, Volume 37, Issue 3, pp 444-456

Different pathways, same effects: Autonomous goal regulation is associated with subjective well-being during the post-school transition

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Abstract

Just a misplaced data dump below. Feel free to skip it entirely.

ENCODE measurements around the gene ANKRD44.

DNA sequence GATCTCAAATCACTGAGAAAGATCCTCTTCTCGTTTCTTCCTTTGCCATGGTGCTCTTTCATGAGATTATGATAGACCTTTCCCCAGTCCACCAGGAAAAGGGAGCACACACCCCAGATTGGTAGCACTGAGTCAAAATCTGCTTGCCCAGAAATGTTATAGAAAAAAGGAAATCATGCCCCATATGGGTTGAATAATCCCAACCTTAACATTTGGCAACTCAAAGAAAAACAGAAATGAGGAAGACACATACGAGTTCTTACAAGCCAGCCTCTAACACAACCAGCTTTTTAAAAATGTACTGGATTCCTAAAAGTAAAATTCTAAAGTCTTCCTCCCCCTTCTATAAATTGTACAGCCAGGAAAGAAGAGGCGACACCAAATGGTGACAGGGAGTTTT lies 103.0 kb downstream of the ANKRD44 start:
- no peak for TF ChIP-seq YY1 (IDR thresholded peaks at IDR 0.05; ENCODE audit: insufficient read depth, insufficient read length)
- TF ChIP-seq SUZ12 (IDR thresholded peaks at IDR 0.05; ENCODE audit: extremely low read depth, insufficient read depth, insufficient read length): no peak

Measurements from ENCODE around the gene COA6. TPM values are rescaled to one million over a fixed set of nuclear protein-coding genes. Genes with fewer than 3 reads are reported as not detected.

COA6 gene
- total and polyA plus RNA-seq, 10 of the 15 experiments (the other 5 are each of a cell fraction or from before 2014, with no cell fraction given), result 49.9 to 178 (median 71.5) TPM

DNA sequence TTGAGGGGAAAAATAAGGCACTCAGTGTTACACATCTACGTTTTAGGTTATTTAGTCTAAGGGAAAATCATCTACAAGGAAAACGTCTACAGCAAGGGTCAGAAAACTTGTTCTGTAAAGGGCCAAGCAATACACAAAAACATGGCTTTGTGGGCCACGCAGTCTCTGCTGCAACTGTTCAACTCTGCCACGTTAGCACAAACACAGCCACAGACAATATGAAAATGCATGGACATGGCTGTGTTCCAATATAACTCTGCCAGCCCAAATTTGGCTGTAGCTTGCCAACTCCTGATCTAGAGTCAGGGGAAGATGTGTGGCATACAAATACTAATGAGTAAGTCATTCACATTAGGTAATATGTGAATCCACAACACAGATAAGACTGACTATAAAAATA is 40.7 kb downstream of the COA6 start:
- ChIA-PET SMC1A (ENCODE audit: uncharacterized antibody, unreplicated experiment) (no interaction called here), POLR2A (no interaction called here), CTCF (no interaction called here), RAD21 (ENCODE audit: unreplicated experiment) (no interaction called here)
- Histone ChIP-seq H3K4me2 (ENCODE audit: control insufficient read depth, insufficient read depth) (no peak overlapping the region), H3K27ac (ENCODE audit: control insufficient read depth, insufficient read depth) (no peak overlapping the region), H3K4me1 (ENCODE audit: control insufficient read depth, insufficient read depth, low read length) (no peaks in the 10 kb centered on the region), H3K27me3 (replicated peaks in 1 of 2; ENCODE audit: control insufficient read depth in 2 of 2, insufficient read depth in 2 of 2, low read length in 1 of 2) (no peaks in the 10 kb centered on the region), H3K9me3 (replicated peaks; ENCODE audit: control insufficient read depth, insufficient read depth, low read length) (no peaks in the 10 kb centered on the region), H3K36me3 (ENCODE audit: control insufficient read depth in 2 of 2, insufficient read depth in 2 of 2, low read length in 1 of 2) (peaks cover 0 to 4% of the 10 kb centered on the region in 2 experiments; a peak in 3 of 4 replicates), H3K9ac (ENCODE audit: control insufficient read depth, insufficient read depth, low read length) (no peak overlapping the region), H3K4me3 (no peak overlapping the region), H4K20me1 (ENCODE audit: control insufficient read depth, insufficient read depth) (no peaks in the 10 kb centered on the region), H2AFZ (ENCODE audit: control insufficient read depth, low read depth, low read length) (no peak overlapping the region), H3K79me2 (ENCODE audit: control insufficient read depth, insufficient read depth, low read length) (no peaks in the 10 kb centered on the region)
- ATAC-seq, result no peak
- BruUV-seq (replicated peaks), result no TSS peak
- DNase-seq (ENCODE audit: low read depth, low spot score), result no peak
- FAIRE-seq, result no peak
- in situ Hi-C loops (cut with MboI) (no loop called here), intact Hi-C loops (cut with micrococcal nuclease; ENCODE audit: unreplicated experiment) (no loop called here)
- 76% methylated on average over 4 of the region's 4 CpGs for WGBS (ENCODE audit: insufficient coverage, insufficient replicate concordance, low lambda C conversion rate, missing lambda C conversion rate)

Using self-determination theory as a theoretical framework, this study examines the associations between autonomous goal regulation and subjective well-being (life satisfaction, positive and negative affect, self-esteem) during the post-school transition. The sample consisted of 2,284 academic track students (62 % female) in Germany who answered a questionnaire at the end of high school and again 2 years later, allowing us to differentiate three post-school trajectories (university, vocational training, not in education). Structural equation modeling showed that autonomous goal regulation measured at Time 1 positively predicted Time 2 life satisfaction, positive affect, self-esteem, and autonomous goal regulation and negatively predicted negative affect, controlling for construct stability. However, subjective well-being indicators at Time 1 did not predict autonomous goal regulation at Time 2. Multigroup analyses indicated comparable associations between goal regulation and subjective well-being across groups, highlighting the strength and generalizability of the effect of autonomous goal regulation on subjective well-being during the post-school transition.